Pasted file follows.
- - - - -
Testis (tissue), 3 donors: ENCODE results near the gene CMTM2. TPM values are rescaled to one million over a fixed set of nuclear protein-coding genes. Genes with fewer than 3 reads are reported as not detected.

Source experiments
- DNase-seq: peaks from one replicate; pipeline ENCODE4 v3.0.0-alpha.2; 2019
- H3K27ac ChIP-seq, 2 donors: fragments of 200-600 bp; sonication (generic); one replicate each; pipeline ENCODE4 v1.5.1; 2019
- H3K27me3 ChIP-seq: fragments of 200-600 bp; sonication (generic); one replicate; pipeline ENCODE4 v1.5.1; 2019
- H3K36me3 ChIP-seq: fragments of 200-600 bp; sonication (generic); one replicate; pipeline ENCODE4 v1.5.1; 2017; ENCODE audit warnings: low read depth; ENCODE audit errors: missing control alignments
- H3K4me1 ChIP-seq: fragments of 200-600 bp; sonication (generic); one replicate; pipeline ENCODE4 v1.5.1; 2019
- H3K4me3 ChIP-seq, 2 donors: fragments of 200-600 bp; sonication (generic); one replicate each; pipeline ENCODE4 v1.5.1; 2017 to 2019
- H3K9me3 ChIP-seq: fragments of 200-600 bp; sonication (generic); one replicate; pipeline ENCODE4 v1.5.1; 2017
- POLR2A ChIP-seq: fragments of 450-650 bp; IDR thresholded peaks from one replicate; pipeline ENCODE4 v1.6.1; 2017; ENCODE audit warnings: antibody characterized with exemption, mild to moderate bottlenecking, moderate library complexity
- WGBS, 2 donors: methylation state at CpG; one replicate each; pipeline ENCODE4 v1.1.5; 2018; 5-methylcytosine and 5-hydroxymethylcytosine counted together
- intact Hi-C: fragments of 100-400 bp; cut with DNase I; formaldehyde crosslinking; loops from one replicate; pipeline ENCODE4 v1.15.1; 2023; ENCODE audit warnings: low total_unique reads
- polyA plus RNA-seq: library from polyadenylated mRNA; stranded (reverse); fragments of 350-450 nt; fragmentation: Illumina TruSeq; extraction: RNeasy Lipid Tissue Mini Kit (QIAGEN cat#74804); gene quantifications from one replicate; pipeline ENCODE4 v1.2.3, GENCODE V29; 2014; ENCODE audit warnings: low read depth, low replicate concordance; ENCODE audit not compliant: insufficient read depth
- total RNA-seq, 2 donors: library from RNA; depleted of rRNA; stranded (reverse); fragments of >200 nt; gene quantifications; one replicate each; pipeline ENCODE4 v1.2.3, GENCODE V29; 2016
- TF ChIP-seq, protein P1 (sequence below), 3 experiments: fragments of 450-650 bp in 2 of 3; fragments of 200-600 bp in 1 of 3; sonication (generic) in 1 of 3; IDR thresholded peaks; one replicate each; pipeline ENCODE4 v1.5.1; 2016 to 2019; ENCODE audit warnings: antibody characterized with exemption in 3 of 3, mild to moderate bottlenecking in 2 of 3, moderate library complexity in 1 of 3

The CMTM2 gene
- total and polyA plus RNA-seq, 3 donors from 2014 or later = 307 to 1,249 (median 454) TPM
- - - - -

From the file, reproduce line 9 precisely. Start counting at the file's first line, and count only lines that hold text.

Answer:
- H3K9me3 ChIP-seq: fragments of 200-600 bp; sonication (generic); one replicate; pipeline ENCODE4 v1.5.1; 2017